Recently I decided it was time to try out Amazon’s print-on-demand service, Create Space. It’s an appealing concept: One reader, one book. No inventory, no waste. I’d put it off too long: Only used copies of book # 1 (The Light Bearer) were available in the online bookstores, and since I’d rewritten the book for the e-book edition, that hoary old ’94 trade paperback edition was starting to feel like a first draft. I’d actually found myself asking people not to buy it, begging them to read the e-book instead.
Create Space has an easy-to-use online form to fill out, and since I got expert help with the text conversion and layout, it was not at all the hair-raising experience I expected it to be. Well, with one exception: It turned out that, at a hefty 810 pages, book # one was pushing Create Space’s drop-dead-and-please-go-away page limit; I scraped by with about three pages to spare. How had the publisher managed so effortlessly to slim this book down to a mere 788, using a font that looked tantalizingly larger than the eye-pinching one I was coming up with, all the while managing comfortable, roomy margins? It was a puzzle I never solved. It’s not all that easy to slap together a book. I have new respect for real publishers.
As for the book itself, I’d already dealt with the gremlins in the text that had been haunting me for years, and had even added an afterword just in case anyone wanted to know who really lived in this ancient Roman saga and who I’d made up. All I had to do was come up with some cover art.
It was a heady feeling, having control of both the inside and the outside. After days of ruminating on cover art I remembered I had an artist friend whose work I’d admired for years. I didn’t think of her at first because she does landscapes, mostly, and I also needed a woman on a horse — a first-century barbarian woman, to be exact. But my instincts told me I would love whatever she came up with. The first time I ever saw one of her paintings I’d started mentally counting pennies to see if I could afford to buy it, even though back then I was one of those people who thought original art was something only rich New Yorkers indulged in. It turned out the pennies didn’t stretch, and I mourned a little, afterward. I can’t describe these landscapes adequately. They glow with what I can only think of as mystical realism. The ones I loved best were her forest scenes — often, oak trees bathed in mist, dappled with playful color, usually with a strong light source, so that you feel you’re being socked back into space. They are a playground for the eyes. Her name is Jane Kiskaddon; you can view her recent work here.
In the meantime I’d met her and I asked her to do my cover, even though I worried that horses weren’t her thing and I didn’t know if she’d want to attempt a barbarian woman in first-century garb. Luckily for me she was game to try. She decided right away that working from a photograph wasn’t going to be good enough and hired an equestrian friend to model for her. On horseback, of course.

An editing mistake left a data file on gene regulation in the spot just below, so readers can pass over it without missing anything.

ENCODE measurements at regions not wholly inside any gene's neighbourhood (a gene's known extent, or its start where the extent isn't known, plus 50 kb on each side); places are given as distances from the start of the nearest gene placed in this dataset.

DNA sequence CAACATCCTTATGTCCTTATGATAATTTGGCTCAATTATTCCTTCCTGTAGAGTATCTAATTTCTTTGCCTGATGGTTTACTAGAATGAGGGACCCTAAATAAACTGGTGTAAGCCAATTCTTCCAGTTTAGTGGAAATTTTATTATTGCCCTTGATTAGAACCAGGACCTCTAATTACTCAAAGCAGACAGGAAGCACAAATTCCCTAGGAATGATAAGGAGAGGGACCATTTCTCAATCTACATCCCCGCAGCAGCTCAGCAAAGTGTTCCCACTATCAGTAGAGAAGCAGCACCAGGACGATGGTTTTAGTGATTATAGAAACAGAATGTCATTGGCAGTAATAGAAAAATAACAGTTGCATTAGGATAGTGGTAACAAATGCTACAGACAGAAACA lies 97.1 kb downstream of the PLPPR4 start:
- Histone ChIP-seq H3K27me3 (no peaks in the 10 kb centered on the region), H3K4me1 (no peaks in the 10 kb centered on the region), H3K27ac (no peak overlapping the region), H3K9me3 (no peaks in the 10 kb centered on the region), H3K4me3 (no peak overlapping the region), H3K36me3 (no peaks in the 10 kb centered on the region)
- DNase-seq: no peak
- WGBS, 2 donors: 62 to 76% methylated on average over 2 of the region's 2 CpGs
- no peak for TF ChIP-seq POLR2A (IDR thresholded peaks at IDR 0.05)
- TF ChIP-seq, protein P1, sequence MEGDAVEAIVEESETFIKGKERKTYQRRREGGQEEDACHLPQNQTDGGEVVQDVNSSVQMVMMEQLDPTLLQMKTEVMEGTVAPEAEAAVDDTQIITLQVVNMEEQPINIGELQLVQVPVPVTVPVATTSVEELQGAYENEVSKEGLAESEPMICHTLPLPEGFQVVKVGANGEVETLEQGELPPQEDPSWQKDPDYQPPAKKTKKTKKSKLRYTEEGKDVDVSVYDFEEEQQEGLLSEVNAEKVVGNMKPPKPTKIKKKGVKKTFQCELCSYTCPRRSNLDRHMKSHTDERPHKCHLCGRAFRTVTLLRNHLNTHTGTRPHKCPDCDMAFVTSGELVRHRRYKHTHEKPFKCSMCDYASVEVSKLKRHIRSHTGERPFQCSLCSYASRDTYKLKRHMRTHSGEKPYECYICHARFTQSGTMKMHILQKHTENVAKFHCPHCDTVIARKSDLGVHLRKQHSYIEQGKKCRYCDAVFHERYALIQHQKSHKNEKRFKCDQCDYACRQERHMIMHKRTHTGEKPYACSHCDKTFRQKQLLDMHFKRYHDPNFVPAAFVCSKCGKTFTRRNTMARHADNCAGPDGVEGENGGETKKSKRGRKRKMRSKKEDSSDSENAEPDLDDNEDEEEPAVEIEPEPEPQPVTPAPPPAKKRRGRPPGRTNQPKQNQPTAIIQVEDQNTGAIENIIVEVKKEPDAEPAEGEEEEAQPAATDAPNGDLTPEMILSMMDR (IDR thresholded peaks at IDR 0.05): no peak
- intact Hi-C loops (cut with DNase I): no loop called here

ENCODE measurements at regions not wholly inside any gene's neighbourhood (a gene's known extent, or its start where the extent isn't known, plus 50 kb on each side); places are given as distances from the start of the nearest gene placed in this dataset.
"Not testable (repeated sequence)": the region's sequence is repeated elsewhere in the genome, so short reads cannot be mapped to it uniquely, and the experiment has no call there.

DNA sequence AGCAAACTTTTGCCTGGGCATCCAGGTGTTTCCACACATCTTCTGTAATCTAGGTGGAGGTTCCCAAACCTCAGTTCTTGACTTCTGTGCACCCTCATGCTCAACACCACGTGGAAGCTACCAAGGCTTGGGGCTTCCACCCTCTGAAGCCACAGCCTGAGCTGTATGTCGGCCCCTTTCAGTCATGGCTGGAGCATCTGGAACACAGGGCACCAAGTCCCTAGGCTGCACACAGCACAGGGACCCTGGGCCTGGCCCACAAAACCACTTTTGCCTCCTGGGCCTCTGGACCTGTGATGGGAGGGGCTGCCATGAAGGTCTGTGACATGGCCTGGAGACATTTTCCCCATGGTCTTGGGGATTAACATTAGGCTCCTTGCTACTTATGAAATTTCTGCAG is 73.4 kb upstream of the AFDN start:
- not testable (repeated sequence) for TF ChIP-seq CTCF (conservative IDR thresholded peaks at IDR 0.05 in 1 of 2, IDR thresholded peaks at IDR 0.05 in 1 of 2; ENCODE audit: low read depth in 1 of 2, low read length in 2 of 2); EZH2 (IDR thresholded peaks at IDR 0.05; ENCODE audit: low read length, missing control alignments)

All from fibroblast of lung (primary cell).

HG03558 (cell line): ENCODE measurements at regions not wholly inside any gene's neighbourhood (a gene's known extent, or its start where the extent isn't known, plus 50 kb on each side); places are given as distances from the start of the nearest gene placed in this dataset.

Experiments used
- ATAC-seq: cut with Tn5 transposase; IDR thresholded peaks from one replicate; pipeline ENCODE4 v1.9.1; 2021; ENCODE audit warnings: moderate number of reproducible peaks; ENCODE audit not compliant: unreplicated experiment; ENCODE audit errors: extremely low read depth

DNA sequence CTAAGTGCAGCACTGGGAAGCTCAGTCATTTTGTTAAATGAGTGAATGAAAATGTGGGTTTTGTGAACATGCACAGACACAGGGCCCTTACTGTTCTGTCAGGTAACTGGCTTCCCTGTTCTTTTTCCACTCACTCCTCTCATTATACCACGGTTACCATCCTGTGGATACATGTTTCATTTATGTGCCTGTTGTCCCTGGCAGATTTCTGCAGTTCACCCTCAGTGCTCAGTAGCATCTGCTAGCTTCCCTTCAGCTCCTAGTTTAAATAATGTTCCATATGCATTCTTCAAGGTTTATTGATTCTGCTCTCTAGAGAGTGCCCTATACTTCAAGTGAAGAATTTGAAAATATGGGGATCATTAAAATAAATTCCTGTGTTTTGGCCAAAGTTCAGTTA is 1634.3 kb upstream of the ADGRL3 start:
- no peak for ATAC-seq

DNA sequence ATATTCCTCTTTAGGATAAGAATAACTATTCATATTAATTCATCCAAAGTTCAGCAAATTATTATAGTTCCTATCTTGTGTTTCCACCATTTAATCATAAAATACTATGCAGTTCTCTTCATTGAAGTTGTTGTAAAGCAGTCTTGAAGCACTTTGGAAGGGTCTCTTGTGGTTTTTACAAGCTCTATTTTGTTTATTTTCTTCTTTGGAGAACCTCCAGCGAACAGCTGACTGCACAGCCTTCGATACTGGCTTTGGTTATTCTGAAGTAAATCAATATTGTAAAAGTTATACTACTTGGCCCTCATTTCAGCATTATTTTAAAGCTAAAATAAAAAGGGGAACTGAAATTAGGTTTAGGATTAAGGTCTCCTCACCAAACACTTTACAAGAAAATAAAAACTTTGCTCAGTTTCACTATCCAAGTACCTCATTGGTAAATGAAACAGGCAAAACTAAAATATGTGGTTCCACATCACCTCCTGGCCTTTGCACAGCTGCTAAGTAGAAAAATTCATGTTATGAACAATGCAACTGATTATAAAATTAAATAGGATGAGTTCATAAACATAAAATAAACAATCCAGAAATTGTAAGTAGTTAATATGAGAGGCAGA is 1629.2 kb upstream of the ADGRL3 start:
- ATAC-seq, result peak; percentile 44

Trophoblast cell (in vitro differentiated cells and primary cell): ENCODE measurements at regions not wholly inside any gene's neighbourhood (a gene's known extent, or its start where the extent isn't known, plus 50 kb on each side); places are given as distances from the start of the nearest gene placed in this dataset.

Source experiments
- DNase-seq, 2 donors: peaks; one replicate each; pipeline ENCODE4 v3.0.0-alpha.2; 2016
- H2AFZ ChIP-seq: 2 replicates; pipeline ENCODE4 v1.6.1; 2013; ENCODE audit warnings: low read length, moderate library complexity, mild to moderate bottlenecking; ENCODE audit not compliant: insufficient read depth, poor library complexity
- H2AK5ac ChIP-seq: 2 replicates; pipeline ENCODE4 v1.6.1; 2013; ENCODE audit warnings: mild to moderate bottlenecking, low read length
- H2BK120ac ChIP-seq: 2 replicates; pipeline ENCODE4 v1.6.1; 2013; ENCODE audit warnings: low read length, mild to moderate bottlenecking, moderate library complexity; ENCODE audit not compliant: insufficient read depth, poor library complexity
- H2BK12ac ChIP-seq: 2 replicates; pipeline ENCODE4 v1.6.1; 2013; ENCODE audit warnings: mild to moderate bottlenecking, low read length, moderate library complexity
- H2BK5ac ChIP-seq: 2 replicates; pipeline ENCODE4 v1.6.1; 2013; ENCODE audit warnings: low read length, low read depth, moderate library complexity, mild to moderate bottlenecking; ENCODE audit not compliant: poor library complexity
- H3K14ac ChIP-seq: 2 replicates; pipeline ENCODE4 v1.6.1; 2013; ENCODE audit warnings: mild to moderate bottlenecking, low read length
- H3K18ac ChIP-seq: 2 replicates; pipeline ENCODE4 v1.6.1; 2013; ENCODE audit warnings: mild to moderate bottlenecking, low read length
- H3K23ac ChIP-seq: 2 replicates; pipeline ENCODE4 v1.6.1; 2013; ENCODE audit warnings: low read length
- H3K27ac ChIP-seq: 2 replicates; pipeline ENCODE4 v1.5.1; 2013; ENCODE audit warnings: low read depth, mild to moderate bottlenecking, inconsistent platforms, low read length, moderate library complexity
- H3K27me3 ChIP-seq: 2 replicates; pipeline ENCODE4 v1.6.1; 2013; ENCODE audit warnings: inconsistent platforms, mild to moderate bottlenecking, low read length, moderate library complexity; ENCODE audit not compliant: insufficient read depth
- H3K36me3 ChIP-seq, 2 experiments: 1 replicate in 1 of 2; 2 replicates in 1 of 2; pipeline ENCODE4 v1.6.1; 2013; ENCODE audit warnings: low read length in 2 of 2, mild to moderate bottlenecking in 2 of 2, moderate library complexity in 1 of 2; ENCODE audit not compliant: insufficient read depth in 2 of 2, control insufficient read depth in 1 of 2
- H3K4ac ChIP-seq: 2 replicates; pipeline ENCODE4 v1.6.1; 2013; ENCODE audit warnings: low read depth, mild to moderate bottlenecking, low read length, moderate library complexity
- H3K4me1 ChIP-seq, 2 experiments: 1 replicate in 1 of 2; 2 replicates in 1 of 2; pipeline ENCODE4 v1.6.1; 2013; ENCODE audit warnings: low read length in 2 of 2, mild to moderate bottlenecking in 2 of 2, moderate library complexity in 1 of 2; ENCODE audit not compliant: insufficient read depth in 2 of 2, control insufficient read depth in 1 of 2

Many modeling sessions ensued. The painting grew. I was ravenous with curiosity. I was
envisioning oaks that might have tried out for a part in Lord of the Rings, mysterious light
sources that beckon you into another world, and my character proudly astride a horse of any color (I didn’t specify), the whole soaked in mystical realism.
The day came when Jane brought the painting over to my apartment, almost finished. She arrived with paints and sat on my floor, huge canvas before her, because there was a spot that still wasn’t right. After a struggle I managed to yank it out of her hands.
I was entranced. This painting has presence; it’s five feet high and four feet wide, and,
particularly at night, I swear it comes alive with an eerie luminescence. There may even be a family of elves living in there. It’s now ensconced over my writing desk, dominating my tiny apartment, hovering there like a window into an ancient forest.
She did a fabulous horse, and added some atmospheric details of her own that I couldn’t have imagined. Later, she said only the spear my warrior woman was holding had presented a challenge — to get the angle of the woman’s arm right, she had her equestrian friend pose with a Swiffer Sweeper. Whatever works, I say.
So now I was ready for the final step — uploading my cover to Create Space’s site, so they could do their own magic and make it into a real book. I ordered my sample copy. Then came the raw thrill of tearing open the package and holding the finished product in my hand. Jane’s painting fulfilled all my fantasies of the perfect cover. And now that I’ve kindled my first book and created some space for it, I can finally let it go.
But sometimes with freedom comes too many choices. Should my cover be glossy or matte? The system lets you choose. Both looked good, so I’m thinking I’ll switch it back and forth daily, just because I can.
©2014, Donna Gillespie